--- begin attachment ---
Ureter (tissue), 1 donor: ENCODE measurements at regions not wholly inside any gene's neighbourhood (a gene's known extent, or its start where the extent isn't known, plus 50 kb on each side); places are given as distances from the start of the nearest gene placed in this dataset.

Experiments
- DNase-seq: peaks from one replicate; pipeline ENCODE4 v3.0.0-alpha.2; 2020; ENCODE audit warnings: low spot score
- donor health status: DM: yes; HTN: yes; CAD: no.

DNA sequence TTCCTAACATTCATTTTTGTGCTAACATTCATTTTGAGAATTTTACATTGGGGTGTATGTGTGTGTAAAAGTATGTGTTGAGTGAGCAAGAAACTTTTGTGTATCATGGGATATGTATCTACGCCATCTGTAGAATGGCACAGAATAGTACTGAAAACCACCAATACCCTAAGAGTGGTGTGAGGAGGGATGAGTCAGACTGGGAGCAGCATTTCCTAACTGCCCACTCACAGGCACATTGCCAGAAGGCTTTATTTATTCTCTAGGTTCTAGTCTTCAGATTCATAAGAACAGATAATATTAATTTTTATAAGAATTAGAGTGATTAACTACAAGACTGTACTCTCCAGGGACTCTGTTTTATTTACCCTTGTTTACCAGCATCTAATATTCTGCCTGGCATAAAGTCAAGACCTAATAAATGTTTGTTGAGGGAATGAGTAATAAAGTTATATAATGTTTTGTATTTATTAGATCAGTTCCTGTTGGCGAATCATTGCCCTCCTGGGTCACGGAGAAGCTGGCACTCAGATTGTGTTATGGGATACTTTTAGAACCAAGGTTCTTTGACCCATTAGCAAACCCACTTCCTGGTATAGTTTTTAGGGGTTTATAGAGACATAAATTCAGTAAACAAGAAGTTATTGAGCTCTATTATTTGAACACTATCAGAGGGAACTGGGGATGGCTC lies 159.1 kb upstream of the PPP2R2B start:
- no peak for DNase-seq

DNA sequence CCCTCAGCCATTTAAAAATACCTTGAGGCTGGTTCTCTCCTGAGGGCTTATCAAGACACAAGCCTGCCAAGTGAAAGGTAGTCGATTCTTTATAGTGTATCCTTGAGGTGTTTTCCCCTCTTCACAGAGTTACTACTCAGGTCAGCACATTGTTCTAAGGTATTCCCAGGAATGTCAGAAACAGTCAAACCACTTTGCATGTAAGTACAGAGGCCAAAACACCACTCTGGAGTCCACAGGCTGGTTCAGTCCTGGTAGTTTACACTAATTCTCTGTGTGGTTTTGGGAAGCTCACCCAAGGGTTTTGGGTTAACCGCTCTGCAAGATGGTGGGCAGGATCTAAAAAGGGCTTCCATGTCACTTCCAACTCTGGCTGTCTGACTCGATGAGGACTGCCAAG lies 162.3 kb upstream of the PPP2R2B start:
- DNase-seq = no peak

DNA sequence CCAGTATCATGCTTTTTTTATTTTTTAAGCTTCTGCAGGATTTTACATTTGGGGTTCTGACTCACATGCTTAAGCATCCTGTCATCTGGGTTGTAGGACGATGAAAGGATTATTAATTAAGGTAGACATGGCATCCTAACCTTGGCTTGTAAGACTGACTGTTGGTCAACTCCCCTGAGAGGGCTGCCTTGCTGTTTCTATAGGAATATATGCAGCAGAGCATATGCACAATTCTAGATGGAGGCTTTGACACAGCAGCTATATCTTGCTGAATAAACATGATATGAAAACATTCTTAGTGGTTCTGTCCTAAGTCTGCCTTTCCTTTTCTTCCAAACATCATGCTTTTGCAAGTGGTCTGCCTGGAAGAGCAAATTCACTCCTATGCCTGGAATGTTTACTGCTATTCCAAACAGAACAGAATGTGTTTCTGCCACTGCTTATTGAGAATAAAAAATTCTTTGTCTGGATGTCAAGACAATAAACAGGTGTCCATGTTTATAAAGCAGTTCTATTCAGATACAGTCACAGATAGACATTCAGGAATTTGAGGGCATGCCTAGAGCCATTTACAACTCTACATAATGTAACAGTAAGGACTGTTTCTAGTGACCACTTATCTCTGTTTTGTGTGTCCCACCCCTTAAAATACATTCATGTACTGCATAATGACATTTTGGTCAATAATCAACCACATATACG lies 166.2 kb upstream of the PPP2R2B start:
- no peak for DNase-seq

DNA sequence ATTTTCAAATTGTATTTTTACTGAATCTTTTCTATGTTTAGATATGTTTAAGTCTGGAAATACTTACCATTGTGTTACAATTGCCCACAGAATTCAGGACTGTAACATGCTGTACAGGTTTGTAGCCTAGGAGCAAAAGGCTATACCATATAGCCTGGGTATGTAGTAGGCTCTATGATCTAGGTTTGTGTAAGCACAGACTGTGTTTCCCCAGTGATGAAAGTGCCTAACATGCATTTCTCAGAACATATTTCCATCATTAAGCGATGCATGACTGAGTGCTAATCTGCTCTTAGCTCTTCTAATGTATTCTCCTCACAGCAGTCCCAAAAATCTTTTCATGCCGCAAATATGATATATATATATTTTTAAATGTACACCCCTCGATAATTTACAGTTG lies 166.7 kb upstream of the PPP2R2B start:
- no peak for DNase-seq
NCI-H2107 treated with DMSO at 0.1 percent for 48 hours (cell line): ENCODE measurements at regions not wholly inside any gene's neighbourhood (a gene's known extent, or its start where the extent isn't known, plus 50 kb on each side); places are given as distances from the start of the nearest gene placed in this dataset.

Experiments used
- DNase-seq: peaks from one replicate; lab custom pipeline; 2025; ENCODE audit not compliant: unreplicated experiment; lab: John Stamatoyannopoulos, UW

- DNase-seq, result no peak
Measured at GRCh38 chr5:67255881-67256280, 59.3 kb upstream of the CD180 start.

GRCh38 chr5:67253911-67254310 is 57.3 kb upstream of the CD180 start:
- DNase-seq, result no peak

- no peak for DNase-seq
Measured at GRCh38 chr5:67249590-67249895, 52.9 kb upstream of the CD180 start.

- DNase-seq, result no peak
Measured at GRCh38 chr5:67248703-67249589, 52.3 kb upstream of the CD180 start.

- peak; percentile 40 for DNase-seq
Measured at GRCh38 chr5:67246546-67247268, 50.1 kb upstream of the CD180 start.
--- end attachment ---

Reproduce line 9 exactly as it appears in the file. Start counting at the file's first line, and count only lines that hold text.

DNA sequence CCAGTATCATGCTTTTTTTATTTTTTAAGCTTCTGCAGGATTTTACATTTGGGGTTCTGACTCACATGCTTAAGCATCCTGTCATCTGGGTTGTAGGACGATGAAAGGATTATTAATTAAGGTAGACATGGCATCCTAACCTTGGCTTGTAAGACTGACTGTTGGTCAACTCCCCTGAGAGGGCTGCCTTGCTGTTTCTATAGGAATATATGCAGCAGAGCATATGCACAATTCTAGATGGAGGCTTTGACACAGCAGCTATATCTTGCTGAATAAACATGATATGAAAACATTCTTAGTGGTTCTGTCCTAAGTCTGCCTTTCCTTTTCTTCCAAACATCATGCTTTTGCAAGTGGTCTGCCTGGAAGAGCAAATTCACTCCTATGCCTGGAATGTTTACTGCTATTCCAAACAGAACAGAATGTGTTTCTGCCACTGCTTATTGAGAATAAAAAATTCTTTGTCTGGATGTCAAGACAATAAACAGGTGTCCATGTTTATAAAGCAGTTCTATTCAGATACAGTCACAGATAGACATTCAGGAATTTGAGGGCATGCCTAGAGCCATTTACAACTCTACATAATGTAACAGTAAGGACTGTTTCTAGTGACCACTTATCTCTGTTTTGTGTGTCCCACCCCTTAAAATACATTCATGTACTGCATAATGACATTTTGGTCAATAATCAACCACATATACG lies 166.2 kb upstream of the PPP2R2B start: